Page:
The new year of 1981 will hold some grave dangers for Letcher County, according to local observers of the economy. Whitesburg Attorney Harry M. Caudill believes 1981 could be the year which determines whether small coal mines will be put out of business. Circuit Judge F. Byrd Hogg says he hopes something will be done to help the small mines hiring six to 10 men. Rep. Bill Weinberg thinks the coming year might be the time to begin looking for small industry to come to eastern Kentucky, and state Rep. Hoover Dawahare says local banks and businesses will grow and predicts the establishment of a savings and loan association in Letcher County during 1981.
The Colson Rockets 4-H Club has placed second in Kentucky for outstanding work in the Community Pride program. Members attended a banquet in Lexington to make a presentation and receive the award. The activities which won the recognition include a clean-up campaign, planting trees, helping senior citizens, and working with kindergarten pupils. The club had received state recognition for four of the nine years the program has existed.
WEDNESDAY JANUARY 2, 1991
Christmas was unusually quiet for police in eastern Kentucky this year. Kentucky State Police in Hazard reported no accidents involving serious injuries, no traffic fatalities and no major violent crimes in the five-county post area over the Christmas weekend.
Letcher County has until July 1 to prove it is making progress toward building a new jail. The jail has been operating on waivers from the state for several years and officials of the state Corrections Cabinet have said there will be no more waivers given and the jail would be reduced to a 96-hour holdover by January 1. However, the secretary of the cabinet has granted an eleventh-hour reprieve, allowing the county to keep the jail open another six months.
A bill filed for the General Assembly would prevent gas and oil companies from drilling in Kentucky without the surface owner’s permission. State Rep. Paul Mason of Whitesburg filed the bill. If passed by the General Assembly, the bill would strike the provisions of the current law that allows companies to drill before working out an agreement with surface owners.
Letcher County teachers will vote in January whether they want to help govern their schools. The Letcher County Board of Education voted to require schools to vote on school-based decision-making in January. The vote came after a committee of parents, teachers and principals completed a rough draft of a new policy, which is required under the new Kentucky Education Reform Act. Only two issues remain — whether the system’s 34 itinerate teachers would be allowed to vote in all of the schools in which they teach and whether absentee balloting would be allowed.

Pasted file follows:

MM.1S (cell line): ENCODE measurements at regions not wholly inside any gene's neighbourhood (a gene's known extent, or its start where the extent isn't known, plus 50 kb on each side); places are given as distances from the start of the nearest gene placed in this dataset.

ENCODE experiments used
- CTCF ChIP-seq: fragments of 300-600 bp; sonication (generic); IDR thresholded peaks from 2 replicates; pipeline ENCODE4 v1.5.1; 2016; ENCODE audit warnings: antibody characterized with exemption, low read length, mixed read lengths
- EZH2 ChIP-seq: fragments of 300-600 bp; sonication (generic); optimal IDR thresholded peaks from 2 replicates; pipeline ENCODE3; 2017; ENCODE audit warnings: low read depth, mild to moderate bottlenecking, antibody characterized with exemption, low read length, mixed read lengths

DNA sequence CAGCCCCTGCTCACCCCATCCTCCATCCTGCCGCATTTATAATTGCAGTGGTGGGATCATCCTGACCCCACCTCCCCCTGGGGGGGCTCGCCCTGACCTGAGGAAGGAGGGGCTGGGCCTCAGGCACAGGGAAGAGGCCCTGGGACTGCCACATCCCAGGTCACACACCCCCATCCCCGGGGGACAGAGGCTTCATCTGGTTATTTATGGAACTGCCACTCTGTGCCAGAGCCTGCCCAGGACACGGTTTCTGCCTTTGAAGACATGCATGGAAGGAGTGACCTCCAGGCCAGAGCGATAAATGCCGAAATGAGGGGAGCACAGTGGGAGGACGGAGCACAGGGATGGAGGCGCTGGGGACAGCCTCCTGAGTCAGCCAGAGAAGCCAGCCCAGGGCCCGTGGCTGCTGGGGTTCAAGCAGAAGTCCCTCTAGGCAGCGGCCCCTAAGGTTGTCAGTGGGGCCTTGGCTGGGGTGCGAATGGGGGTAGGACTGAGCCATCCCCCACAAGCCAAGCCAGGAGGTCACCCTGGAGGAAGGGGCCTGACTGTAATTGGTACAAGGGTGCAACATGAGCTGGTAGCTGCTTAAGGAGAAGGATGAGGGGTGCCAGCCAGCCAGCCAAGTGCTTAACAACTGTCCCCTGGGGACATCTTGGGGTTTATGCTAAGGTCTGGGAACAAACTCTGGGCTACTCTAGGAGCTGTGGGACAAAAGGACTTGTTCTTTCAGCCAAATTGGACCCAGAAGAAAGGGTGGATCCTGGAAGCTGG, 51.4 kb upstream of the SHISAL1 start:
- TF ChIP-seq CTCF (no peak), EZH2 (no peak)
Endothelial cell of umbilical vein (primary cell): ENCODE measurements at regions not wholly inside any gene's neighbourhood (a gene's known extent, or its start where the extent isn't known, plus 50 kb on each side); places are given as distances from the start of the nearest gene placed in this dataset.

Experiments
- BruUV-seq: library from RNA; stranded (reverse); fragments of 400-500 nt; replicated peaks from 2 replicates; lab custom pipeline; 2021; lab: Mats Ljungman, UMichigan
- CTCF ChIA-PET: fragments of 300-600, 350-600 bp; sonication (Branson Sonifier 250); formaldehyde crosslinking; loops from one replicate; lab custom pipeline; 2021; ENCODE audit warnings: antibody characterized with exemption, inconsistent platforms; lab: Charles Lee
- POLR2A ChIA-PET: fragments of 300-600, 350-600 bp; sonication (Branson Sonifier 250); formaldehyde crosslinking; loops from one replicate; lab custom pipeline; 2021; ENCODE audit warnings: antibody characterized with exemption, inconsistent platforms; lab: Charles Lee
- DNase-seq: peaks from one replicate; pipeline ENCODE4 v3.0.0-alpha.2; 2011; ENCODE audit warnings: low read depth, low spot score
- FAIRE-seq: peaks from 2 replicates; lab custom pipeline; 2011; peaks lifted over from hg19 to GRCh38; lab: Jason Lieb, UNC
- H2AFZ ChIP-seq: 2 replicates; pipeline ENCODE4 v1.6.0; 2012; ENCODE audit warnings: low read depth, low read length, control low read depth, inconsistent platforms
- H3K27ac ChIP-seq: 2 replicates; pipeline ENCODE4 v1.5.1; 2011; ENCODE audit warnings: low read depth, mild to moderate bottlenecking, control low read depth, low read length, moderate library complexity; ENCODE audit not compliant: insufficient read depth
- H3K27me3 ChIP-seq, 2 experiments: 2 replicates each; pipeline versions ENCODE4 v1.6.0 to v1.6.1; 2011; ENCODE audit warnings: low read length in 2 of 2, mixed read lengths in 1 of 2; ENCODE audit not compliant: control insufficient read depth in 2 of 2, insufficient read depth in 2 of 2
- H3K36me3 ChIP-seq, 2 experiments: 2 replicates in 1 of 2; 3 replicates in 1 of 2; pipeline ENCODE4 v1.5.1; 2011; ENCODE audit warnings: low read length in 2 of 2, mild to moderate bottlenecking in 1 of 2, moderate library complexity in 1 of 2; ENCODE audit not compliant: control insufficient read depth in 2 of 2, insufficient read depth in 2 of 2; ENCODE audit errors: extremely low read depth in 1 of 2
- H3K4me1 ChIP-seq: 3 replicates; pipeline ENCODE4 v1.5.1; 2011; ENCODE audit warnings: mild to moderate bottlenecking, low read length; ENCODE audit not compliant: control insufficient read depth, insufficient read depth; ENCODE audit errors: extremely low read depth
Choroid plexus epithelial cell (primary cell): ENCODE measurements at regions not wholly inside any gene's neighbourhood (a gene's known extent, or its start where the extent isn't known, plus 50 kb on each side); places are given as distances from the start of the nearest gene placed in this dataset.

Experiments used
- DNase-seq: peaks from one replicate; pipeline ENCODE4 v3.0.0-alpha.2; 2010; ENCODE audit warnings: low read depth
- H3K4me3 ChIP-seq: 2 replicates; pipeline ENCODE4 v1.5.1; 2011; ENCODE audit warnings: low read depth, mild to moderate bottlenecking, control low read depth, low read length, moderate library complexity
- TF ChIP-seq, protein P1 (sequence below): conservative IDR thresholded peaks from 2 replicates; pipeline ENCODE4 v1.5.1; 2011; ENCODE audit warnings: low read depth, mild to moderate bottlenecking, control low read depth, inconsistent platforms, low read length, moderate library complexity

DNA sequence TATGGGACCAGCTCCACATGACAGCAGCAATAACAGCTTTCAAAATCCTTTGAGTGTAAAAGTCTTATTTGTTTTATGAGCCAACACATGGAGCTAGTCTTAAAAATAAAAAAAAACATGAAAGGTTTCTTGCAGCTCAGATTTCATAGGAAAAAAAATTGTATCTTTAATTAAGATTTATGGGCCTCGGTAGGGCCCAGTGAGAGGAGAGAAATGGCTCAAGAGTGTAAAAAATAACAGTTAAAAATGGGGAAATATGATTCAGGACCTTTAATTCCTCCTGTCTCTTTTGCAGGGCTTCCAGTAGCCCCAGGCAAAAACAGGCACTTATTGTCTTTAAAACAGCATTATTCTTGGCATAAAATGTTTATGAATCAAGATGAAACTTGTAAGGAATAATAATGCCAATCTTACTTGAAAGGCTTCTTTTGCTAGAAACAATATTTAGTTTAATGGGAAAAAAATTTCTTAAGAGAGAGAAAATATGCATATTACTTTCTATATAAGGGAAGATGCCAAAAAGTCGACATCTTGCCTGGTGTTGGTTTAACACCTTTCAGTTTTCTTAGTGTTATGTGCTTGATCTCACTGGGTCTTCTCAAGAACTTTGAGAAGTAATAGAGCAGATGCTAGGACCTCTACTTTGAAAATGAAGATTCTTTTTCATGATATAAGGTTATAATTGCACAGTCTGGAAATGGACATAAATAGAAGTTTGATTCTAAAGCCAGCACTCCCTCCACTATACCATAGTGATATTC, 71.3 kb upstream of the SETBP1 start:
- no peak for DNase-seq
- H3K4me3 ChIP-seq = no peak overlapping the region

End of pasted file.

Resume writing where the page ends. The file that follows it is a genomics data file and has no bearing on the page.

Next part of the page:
WEDNESDAY DECEMBER 27, 2000
County officials are preparing to send documents to the state that will free up $1 million in coal severance tax money for construction of water lines in the Isom and Jeremiah areas. The money is expected to be available by January, Letcher County Judge/Executive Carroll Smith said.
The City of Whitesburg has approved a change order that will award what is essentially a $193,403 no-bid contract to A. Mays Construction Co. Inc. of Williamsburg to build sewers in Day Hollow. The company is already building sewers along Stone Avenue, but the bid for that project came in far below the amount budgeted. The city will use the remaining money to build sewers to 12 homes in Day Hollow. Rather than advertise for bids for construction in Day Hollow, the city council voted to add that project onto the contract for the Stone Avenue work.
Victor Mullins, 81, and Loretta Monroe were injured when the car which Mullins was driving struck a snowplow head-on. The accident happened just north of the Whitesburg exit on US 23. Jenkins police said the state salt truck with a snowplow attached was plowing the southbound lane on US 23 when a vehicle driven by Mullins cross the divider lane and ran into the plow. Jenkins police said truck driver Charles D. Holbrook said he saw the car coming in his lane, stopped dead in the road and tried to put the truck in reverse, but wasn’t able to begin moving again before the car hit.
“This snap of cold weather makes a person want to stay indoors and cook up a pot of chili or homemade soup,” writes Jeremiah correspondent Delana Banks, “but you also dread the electric bills that will soon be coming.”
WEDNESDAY DECEMBER 29, 2010
Eighteen Letcher County residents died in 2010 from drug overdoses, Letcher County Coroner Wallace “Spanky” Bolling said. He said the painkillers oxycodone and hydrocodone, and the anti-anxiety drug Xanax are the main drugs involved in the overdoses.
Blackey residents attended a meeting of the Board of Directors of the Letcher County Water and Sewer District, concerned about the recent water emergency that caused many in Blackey to be without water for up to four days, and why the Blackey Water Plant was not in operation. Water Superintendent Tim Reed said the water plant has not been shut down, but is off-line for several reasons. Plant operator Richard Harr has been off work for several months due to a broken foot, and there are several maintenance and computer software issues yet to be resolved, said Reed.
A pickup truck driven by William Jones of Jeremiah, slid on an icy road into the path of an oncoming CSX freight train consisting of 100 empty coal cars. The truck collided with the train and was damaged, but Jones was not injured.
A two-story house in Jenkins caught fire on Christmas Day, but the damage was moderate according to a Jenkins firefighter. James Ballou had left the house for a short trip. He had been trying to fix a water leak and had started a fire in the fireplace after turning off the electricity. No one was living in the house.